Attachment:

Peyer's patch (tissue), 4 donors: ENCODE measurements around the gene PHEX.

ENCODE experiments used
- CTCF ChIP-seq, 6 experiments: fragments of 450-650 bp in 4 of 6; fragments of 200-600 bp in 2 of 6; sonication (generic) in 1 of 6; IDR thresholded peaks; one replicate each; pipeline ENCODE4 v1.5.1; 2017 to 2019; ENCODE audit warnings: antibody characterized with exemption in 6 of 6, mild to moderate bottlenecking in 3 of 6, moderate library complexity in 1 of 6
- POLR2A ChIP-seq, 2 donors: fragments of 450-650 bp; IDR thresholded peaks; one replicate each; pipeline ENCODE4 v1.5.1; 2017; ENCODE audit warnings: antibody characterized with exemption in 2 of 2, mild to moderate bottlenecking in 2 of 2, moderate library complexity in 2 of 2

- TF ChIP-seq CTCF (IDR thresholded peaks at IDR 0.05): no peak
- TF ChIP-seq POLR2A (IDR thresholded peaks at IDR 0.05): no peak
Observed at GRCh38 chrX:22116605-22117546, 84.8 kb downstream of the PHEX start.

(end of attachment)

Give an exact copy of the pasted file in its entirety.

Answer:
Peyer's patch (tissue), 4 donors: ENCODE measurements around the gene PHEX.

ENCODE experiments used
- CTCF ChIP-seq, 6 experiments: fragments of 450-650 bp in 4 of 6; fragments of 200-600 bp in 2 of 6; sonication (generic) in 1 of 6; IDR thresholded peaks; one replicate each; pipeline ENCODE4 v1.5.1; 2017 to 2019; ENCODE audit warnings: antibody characterized with exemption in 6 of 6, mild to moderate bottlenecking in 3 of 6, moderate library complexity in 1 of 6
- POLR2A ChIP-seq, 2 donors: fragments of 450-650 bp; IDR thresholded peaks; one replicate each; pipeline ENCODE4 v1.5.1; 2017; ENCODE audit warnings: antibody characterized with exemption in 2 of 2, mild to moderate bottlenecking in 2 of 2, moderate library complexity in 2 of 2

- TF ChIP-seq CTCF (IDR thresholded peaks at IDR 0.05): no peak
- TF ChIP-seq POLR2A (IDR thresholded peaks at IDR 0.05): no peak
Observed at GRCh38 chrX:22116605-22117546, 84.8 kb downstream of the PHEX start.